The Proclamation of 1763 was issued by King George III of Britain after the French and Indian War, and forbade North American colonists from settling past a fixed line along the Appalachian Mountains. This Proclamation was designed to ease tensions with Native Americans, but led the colonists to resent the British for imposing a restrictive law upon them and was a major factor in increasing tensions between the British and their colonists that culminated in the American Revolution.
The French and Indian War
The French and Indian War was a conflict fought between Britain and France in North America from 1754-1763, and was part of the larger Seven Years War in Europe. Britain's victory gave them substantial North American French territory, including all the land up to the Mississippi River. The North American colonists were instrumental in helping Britain defeat the French, but began to resent Britain when it used the Proclamation to limit their settlement onto this new territory.
The main reason for the Proclamation was to prevent further conflicts between British settlers and the Native American tribes who had been allied with the French and who occupied the newly British territory. Pontiac's Rebellion of 1763, an unsuccessful uprising by a group of Native American tribes in the Great Lakes region aimed at resisting encroaching settlements, further emphasized the need for some sort of Proclamation line along the Appalachian Mountains.
Cost to Colonists
The Proclamation line also had economic costs for the colonists. Land speculators who had tried to make significant profits off of unsettled land west of the Appalachian Mountains, as they had with other unsettled land, resented the new British law. Colonists also resented the increased taxes they had to pay to finance the new British outposts built along the Proclamation line to enforce it.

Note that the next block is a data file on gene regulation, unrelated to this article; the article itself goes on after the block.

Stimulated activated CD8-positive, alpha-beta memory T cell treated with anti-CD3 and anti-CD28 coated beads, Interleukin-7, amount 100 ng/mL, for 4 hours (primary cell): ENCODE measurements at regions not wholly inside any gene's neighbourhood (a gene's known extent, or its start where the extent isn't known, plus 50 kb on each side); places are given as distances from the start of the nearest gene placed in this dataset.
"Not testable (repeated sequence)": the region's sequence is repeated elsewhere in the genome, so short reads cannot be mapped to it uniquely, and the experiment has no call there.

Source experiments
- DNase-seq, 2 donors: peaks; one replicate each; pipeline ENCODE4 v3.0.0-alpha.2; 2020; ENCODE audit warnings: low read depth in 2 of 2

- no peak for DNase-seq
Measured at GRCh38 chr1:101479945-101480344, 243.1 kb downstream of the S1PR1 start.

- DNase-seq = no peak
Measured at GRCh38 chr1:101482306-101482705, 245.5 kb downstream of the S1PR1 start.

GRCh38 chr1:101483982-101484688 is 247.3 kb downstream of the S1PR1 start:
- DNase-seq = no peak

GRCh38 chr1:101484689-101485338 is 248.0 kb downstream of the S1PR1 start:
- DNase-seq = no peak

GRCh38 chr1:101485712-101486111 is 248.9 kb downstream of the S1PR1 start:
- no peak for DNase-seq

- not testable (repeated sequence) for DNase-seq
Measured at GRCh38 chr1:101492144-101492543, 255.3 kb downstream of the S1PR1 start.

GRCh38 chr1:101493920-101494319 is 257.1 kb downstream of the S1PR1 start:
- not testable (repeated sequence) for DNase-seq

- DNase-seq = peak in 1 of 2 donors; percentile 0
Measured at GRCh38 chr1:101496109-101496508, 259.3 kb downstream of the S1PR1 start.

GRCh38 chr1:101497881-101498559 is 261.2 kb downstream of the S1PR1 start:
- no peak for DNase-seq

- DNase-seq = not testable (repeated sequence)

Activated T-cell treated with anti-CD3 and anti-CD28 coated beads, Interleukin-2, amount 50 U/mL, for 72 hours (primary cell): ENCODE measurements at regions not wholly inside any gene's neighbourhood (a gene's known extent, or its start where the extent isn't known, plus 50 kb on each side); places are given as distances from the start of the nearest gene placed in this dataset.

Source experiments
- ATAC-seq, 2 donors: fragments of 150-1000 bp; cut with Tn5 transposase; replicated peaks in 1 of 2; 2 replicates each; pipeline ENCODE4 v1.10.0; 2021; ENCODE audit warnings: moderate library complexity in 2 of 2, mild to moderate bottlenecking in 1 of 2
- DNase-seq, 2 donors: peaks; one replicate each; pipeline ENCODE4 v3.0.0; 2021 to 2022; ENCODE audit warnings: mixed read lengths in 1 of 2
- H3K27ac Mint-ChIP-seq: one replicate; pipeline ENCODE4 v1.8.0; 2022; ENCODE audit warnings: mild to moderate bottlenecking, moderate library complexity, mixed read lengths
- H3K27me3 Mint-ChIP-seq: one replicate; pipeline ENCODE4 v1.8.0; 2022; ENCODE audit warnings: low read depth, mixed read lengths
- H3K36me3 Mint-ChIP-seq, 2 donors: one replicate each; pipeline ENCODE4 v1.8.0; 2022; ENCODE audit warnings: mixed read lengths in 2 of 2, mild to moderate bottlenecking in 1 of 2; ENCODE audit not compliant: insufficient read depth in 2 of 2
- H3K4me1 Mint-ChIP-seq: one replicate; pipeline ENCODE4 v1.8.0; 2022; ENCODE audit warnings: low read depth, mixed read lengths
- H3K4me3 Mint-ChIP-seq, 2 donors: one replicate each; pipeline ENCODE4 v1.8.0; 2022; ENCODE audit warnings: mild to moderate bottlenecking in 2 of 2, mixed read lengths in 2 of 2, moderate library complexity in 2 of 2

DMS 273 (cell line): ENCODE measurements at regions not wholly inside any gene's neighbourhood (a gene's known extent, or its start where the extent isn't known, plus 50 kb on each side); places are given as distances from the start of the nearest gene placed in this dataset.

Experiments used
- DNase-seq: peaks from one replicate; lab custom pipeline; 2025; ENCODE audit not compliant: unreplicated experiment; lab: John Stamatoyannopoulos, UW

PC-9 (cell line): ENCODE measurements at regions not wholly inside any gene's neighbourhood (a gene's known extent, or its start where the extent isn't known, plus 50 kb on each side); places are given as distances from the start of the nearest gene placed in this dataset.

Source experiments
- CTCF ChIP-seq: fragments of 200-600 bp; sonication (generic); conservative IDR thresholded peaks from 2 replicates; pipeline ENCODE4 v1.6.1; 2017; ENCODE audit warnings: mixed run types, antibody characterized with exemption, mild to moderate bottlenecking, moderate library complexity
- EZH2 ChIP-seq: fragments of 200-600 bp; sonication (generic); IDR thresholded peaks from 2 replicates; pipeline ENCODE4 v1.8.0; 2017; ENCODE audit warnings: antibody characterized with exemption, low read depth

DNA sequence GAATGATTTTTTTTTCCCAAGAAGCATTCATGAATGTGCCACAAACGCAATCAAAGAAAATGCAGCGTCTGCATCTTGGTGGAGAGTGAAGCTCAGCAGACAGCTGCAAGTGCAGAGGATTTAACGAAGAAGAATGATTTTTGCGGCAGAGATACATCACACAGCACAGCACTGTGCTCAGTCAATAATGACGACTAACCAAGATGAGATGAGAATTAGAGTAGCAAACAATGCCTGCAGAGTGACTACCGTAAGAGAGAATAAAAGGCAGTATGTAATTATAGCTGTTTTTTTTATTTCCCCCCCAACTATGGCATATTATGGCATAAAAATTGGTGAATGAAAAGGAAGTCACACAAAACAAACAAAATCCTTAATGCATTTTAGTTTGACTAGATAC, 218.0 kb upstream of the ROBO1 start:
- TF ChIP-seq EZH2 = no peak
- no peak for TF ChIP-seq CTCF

Buildup to Revolution
These taxes were one of the major contributors to the subsequent American Revolution, a fire that the Proclamation line first kindled. Prior to the Proclamation, the British had practiced a policy of salutary neglect, letting the colonies develop on their own without significant interference in the form of laws or taxes. The new territory from the French and Indian War, however, changed that. Colonists would resent this increased British involvement, and eventually would rebel in 1776 and form their own independent nation.
- The War That Made America: A Short History of the French and Indian War; Fred Anderson
- Colonial America: A Very Short Introduction; Alan Taylor
- American History: A Very Short Introduction; Paul S. Boyer
- The Middle Ground: Indians, Empires, and Republics in the Great Lakes Region, 1650-1815; Richard White
- The French and Indian War; Walter R. Borneman
Aatif Rashid writes on international politics and culture. His articles have appeared in magazines such as "The Oxonian Globalist" and online at Future Foreign Policy and ThinkPolitic. He holds Bachelor's degrees in English and history from U.C. Berkeley and a Masters degree from the University of Oxford.